The IT Troubleshooting Detectives – A Case Study

For many IT issues the old adage of ‘switch it off and then switch it back on again’ seems to IT Detectivework. But every now and then a problem will arise that foxes and frustrates you. When that happens, it’s time to call in the IT detectives.

Here’s a case in point:

The case of the beeping and rebooting PC

It was a normal day in the office. The window perfectly framed the balmy blue sky outside and if we listened really carefully, we could just make out the gentle twitter of the birds.

But then the phone rang and everything changed.

The disembodied voice recounted the story of their PC that constantly rebooted, beeped and then rebooted again. Nothing they’d tried worked and they were losing productivity.

We leapt into action and dashed round to help.

While standing in front of the offending PC, they demonstrated the problem. Sure enough it rebooted, bleeped and rebooted again. We put our client’s mind at rest by informing them that the beep was a good sign: it meant the PC was OK. The issue was to discover what was preventing it from staying up.

Our first move was to unplug all the peripheral equipment, just leaving the monitor, keyboard and mouse plugged in.

The PC started up no problem – had we found the problem?

We reconnected the LAN, but as we did so the whole system failed: black screen, rebooting and bleeping. Back to square one.

Upon starting it up again, it loaded OK, the internet was working, but after plugging in the printer the whole system failed again.

We took a moment to look around their office and noticed that the system was running through an old unlimited power supply unit – could that be the culprit?

After unplugging everything and re-plugging it all into the wall sockets, no system start-up.

So there it was, the culprit was the faulty power supply unit.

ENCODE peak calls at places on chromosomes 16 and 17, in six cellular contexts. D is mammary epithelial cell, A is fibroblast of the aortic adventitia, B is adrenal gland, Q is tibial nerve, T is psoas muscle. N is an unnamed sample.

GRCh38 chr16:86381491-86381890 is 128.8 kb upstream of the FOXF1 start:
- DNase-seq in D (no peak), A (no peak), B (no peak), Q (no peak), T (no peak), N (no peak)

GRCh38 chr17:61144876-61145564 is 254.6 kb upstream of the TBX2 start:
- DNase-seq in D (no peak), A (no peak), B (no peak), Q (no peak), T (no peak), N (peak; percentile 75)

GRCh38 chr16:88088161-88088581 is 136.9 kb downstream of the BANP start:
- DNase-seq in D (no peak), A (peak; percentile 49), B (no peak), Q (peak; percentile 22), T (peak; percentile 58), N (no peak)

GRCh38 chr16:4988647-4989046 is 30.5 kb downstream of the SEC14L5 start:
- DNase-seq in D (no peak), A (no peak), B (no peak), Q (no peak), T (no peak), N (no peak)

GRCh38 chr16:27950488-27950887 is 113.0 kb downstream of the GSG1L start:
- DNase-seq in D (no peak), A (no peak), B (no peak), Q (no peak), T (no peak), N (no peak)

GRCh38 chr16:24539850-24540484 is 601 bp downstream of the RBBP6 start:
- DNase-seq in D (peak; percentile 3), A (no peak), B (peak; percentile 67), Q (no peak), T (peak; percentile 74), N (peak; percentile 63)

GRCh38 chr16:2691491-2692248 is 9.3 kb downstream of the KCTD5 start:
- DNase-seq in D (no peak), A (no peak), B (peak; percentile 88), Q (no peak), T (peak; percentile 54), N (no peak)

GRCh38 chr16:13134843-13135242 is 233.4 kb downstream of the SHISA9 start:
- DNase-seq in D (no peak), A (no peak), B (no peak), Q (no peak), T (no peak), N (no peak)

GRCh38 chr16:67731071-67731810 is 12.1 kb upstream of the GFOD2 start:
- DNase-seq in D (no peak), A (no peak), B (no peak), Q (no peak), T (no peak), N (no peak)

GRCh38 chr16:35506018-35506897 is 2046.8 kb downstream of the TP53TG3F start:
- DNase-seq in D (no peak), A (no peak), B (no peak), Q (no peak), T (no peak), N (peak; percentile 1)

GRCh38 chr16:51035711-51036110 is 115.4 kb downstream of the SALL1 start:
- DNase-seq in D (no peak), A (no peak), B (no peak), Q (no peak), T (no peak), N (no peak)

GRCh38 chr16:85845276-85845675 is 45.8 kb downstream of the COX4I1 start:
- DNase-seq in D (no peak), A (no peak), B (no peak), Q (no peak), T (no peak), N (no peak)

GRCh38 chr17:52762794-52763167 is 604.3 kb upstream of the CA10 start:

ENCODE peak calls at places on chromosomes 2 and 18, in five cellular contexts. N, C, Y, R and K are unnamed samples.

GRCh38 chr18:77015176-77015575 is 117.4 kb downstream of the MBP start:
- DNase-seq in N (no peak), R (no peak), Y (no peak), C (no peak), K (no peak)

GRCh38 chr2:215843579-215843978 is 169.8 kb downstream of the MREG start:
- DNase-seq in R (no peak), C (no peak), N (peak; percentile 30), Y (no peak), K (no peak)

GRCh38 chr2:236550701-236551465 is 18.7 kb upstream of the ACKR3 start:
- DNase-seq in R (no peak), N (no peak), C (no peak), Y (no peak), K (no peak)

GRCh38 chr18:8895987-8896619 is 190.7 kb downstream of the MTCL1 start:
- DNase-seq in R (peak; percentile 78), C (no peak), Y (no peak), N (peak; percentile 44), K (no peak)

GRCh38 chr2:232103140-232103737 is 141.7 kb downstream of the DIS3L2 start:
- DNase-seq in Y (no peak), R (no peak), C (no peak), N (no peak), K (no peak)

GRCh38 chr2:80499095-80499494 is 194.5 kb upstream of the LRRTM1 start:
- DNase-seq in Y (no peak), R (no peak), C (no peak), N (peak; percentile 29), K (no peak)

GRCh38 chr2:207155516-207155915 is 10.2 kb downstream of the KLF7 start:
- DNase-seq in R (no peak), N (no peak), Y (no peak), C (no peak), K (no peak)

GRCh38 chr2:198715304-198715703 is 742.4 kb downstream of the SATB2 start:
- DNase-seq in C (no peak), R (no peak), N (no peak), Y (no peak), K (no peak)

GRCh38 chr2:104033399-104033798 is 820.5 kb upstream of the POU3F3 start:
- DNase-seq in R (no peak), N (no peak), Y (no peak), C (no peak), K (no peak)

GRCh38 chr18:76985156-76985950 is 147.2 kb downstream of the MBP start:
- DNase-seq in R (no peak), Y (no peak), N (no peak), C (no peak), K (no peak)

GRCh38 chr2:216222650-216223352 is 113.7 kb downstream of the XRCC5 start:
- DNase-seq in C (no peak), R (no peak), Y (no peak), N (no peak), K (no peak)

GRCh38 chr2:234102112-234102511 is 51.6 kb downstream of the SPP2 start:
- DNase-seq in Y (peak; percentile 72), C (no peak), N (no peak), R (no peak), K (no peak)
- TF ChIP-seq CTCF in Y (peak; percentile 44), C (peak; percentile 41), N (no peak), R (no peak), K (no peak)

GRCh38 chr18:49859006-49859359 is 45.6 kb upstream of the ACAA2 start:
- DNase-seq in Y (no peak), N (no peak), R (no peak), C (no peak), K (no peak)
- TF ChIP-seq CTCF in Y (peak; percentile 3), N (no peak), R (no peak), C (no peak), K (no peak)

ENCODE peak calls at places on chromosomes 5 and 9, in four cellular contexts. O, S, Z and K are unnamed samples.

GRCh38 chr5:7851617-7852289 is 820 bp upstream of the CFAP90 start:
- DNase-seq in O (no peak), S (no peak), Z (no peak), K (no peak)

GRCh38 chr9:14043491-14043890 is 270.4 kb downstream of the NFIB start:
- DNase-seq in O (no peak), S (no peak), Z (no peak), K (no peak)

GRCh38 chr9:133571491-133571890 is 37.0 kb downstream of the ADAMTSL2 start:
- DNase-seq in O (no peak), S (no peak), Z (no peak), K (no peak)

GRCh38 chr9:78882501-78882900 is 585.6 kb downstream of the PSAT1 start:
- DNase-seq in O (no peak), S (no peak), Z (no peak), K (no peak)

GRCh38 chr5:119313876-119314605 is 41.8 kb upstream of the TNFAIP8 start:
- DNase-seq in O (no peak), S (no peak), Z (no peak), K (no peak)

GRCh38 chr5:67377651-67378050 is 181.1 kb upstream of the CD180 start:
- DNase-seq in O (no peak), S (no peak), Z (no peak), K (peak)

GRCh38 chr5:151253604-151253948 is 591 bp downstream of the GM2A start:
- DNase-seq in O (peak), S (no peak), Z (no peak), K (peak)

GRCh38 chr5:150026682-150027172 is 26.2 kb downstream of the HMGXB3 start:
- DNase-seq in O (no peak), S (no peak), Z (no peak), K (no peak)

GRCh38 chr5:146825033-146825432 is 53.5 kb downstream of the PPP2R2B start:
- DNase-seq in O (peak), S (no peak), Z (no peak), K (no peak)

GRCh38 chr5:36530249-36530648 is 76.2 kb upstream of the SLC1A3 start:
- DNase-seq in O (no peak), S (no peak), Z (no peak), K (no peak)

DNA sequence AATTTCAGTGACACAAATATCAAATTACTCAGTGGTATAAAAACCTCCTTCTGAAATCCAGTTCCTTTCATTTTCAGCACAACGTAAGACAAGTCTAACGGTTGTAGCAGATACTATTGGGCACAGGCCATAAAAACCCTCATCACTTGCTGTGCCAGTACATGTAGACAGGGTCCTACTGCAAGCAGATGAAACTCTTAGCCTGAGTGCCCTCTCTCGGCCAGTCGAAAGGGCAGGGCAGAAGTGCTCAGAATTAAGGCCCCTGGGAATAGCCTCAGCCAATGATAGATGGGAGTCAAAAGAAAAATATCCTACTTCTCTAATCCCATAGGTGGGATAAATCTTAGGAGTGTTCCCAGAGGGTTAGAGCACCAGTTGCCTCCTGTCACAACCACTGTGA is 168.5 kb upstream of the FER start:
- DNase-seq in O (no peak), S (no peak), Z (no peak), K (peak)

After the client had this refitted all the problems vanished.

The result: a happy client and productivity restored.

All in a days work for the IT detectives.

MPM Computer Consultancy provides IT Services, Support and Training to sole traders
and small businesses in Ipswich. Bury St Edmunds and surrounding villages.

Is Customer Service Going to The Dogs?

dogsAs technology develops and, apparently, makes our lives easier, there seems to be a worrying downward trend in the service levels we receive.

Many online retailers seem to be reluctant to make it easy for their customers to get hold of them. Frequently, rather than finding a phone number or postal address, we are faced with anonymous enquiry forms (many of which never generate a response) or merely directed to an FAQ page.

It seems that to speak with a human today, we have to jump through hoops.

One such case in point  was brought to light by an article in PCPro. They reported that Talk Talk customers had, quite rightly, reacted with incredulity over the company’s decision to close its call centre in Waterford because it no longer needed so many support staff.

According to Talk Talk, the loss of 575 jobs came as a result of “call volumes across the whole of our contact centre estate falling by 40% year-on-year”. They also claimed that most of their customers now used web-based support.

In reality, the cuts will result in longer waiting times for support calls to be answered.

In a direct response to the story about the job cuts, one reader commented:

“It took me 35 minutes on hold listening to ‘musak’ when attempting to resolve a broadband issue at a customers’ premises yesterday. The customer used to be with Nildam, who are now Talk Talk. Nildram would answer in 3 rings. Service now…totally shocking!”

The claim that most subscribers now use online contact forms instead of telephone support has also been met with scepticism, with one reader suggesting that:

“Maybe that’s because people don’t want to phone 0845 numbers, which cost too much, only to be held in a seemingly endless queue and then be kept on the phone for 30, 40 or 50 minutes at a time.”

It does seem crazy that in today’s climate, companies are, apparently, cutting back in the areas customers most value – service. After all, what’s the point in signing up to new technological services if you can’t get hold of someone to help you when things go wrong?

Surely, it is far more important to invest in your customer service and be regarded as an outstanding customer-focused company, than cut back and hide behind your website?

If you want your company to stand out in your crowded marketplace, put the needs of your customers and not your shareholders first.


MPM Computer Consultancy offers IT services and training to sole traders and small businesses based in Ipswich, Bury St Edmunds and surrounding villages. They won the ‘Exceptional Customer Services Award 2009’ for Best of Bury St Edmunds.

PC Jargon Buster

Do you really understand the inner workings of your PC?

When investing in a new machine, do you really understand all those initials and numbers?

To many, the inner workings of a PC is shrouded in mystery. It’s list of features appears to be written in a strange and archaic language that few understand. But help is at hand.